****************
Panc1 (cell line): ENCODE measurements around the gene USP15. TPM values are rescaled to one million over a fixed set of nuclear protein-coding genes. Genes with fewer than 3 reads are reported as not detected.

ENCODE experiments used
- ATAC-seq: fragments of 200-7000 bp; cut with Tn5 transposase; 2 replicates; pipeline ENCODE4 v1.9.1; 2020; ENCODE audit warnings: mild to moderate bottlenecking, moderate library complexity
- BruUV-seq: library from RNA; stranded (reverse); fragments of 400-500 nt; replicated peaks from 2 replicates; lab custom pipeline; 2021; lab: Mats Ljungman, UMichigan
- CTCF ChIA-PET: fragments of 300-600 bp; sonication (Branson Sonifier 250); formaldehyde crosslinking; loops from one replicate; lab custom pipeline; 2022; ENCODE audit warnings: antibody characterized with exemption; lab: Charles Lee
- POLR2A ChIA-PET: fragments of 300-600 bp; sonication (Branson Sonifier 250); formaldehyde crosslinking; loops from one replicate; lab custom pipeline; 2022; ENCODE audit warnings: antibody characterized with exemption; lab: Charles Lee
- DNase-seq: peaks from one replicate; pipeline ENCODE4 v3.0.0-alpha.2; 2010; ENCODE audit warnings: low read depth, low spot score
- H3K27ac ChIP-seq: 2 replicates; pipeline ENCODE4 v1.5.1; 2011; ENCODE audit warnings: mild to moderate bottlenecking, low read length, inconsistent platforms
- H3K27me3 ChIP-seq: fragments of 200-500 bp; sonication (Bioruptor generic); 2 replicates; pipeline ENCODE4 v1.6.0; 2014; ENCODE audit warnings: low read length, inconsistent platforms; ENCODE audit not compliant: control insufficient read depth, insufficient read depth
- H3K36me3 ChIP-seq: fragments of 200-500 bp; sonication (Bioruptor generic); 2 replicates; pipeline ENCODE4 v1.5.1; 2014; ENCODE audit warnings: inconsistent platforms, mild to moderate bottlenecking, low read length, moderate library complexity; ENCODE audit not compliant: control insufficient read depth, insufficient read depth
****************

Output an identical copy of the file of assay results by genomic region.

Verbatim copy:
Panc1 (cell line): ENCODE measurements around the gene USP15. TPM values are rescaled to one million over a fixed set of nuclear protein-coding genes. Genes with fewer than 3 reads are reported as not detected.

ENCODE experiments used
- ATAC-seq: fragments of 200-7000 bp; cut with Tn5 transposase; 2 replicates; pipeline ENCODE4 v1.9.1; 2020; ENCODE audit warnings: mild to moderate bottlenecking, moderate library complexity
- BruUV-seq: library from RNA; stranded (reverse); fragments of 400-500 nt; replicated peaks from 2 replicates; lab custom pipeline; 2021; lab: Mats Ljungman, UMichigan
- CTCF ChIA-PET: fragments of 300-600 bp; sonication (Branson Sonifier 250); formaldehyde crosslinking; loops from one replicate; lab custom pipeline; 2022; ENCODE audit warnings: antibody characterized with exemption; lab: Charles Lee
- POLR2A ChIA-PET: fragments of 300-600 bp; sonication (Branson Sonifier 250); formaldehyde crosslinking; loops from one replicate; lab custom pipeline; 2022; ENCODE audit warnings: antibody characterized with exemption; lab: Charles Lee
- DNase-seq: peaks from one replicate; pipeline ENCODE4 v3.0.0-alpha.2; 2010; ENCODE audit warnings: low read depth, low spot score
- H3K27ac ChIP-seq: 2 replicates; pipeline ENCODE4 v1.5.1; 2011; ENCODE audit warnings: mild to moderate bottlenecking, low read length, inconsistent platforms
- H3K27me3 ChIP-seq: fragments of 200-500 bp; sonication (Bioruptor generic); 2 replicates; pipeline ENCODE4 v1.6.0; 2014; ENCODE audit warnings: low read length, inconsistent platforms; ENCODE audit not compliant: control insufficient read depth, insufficient read depth
- H3K36me3 ChIP-seq: fragments of 200-500 bp; sonication (Bioruptor generic); 2 replicates; pipeline ENCODE4 v1.5.1; 2014; ENCODE audit warnings: inconsistent platforms, mild to moderate bottlenecking, low read length, moderate library complexity; ENCODE audit not compliant: control insufficient read depth, insufficient read depth